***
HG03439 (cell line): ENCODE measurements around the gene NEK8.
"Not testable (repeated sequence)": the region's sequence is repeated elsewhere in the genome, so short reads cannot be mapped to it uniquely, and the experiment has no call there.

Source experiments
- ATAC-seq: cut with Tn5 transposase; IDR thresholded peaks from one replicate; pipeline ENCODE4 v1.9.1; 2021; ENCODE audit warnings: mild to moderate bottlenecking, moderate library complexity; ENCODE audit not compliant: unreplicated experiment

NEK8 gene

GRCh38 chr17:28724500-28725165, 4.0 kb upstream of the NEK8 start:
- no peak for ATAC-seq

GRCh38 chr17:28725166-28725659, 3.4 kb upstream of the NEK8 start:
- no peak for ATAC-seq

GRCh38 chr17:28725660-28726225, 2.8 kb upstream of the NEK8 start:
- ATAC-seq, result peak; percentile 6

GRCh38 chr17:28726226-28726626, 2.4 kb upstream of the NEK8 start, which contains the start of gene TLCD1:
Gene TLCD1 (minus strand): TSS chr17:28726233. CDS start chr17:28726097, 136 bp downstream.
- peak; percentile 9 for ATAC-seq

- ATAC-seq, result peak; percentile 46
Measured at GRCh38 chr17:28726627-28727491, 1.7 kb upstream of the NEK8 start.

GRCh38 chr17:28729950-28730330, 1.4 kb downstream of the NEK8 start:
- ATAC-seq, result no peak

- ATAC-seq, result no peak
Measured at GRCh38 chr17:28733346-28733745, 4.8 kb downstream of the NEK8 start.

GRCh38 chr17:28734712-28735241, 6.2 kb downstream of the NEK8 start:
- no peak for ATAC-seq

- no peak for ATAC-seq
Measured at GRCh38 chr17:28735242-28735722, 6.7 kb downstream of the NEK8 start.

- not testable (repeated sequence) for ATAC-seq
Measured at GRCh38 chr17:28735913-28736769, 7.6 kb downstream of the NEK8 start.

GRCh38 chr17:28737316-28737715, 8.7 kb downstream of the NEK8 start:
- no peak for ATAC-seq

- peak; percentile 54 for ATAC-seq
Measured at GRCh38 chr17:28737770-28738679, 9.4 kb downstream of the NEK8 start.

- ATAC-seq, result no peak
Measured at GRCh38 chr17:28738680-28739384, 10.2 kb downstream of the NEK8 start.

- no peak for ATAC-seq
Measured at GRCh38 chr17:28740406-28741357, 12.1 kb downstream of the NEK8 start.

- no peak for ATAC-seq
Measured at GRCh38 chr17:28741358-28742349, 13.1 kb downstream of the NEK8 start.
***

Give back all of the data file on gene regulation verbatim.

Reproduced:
HG03439 (cell line): ENCODE measurements around the gene NEK8.
"Not testable (repeated sequence)": the region's sequence is repeated elsewhere in the genome, so short reads cannot be mapped to it uniquely, and the experiment has no call there.

Source experiments
- ATAC-seq: cut with Tn5 transposase; IDR thresholded peaks from one replicate; pipeline ENCODE4 v1.9.1; 2021; ENCODE audit warnings: mild to moderate bottlenecking, moderate library complexity; ENCODE audit not compliant: unreplicated experiment

NEK8 gene

GRCh38 chr17:28724500-28725165, 4.0 kb upstream of the NEK8 start:
- no peak for ATAC-seq

GRCh38 chr17:28725166-28725659, 3.4 kb upstream of the NEK8 start:
- no peak for ATAC-seq

GRCh38 chr17:28725660-28726225, 2.8 kb upstream of the NEK8 start:
- ATAC-seq, result peak; percentile 6

GRCh38 chr17:28726226-28726626, 2.4 kb upstream of the NEK8 start, which contains the start of gene TLCD1:
Gene TLCD1 (minus strand): TSS chr17:28726233. CDS start chr17:28726097, 136 bp downstream.
- peak; percentile 9 for ATAC-seq

- ATAC-seq, result peak; percentile 46
Measured at GRCh38 chr17:28726627-28727491, 1.7 kb upstream of the NEK8 start.

GRCh38 chr17:28729950-28730330, 1.4 kb downstream of the NEK8 start:
- ATAC-seq, result no peak

- ATAC-seq, result no peak
Measured at GRCh38 chr17:28733346-28733745, 4.8 kb downstream of the NEK8 start.

GRCh38 chr17:28734712-28735241, 6.2 kb downstream of the NEK8 start:
- no peak for ATAC-seq

- no peak for ATAC-seq
Measured at GRCh38 chr17:28735242-28735722, 6.7 kb downstream of the NEK8 start.

- not testable (repeated sequence) for ATAC-seq
Measured at GRCh38 chr17:28735913-28736769, 7.6 kb downstream of the NEK8 start.

GRCh38 chr17:28737316-28737715, 8.7 kb downstream of the NEK8 start:
- no peak for ATAC-seq

- peak; percentile 54 for ATAC-seq
Measured at GRCh38 chr17:28737770-28738679, 9.4 kb downstream of the NEK8 start.

- ATAC-seq, result no peak
Measured at GRCh38 chr17:28738680-28739384, 10.2 kb downstream of the NEK8 start.

- no peak for ATAC-seq
Measured at GRCh38 chr17:28740406-28741357, 12.1 kb downstream of the NEK8 start.

- no peak for ATAC-seq
Measured at GRCh38 chr17:28741358-28742349, 13.1 kb downstream of the NEK8 start.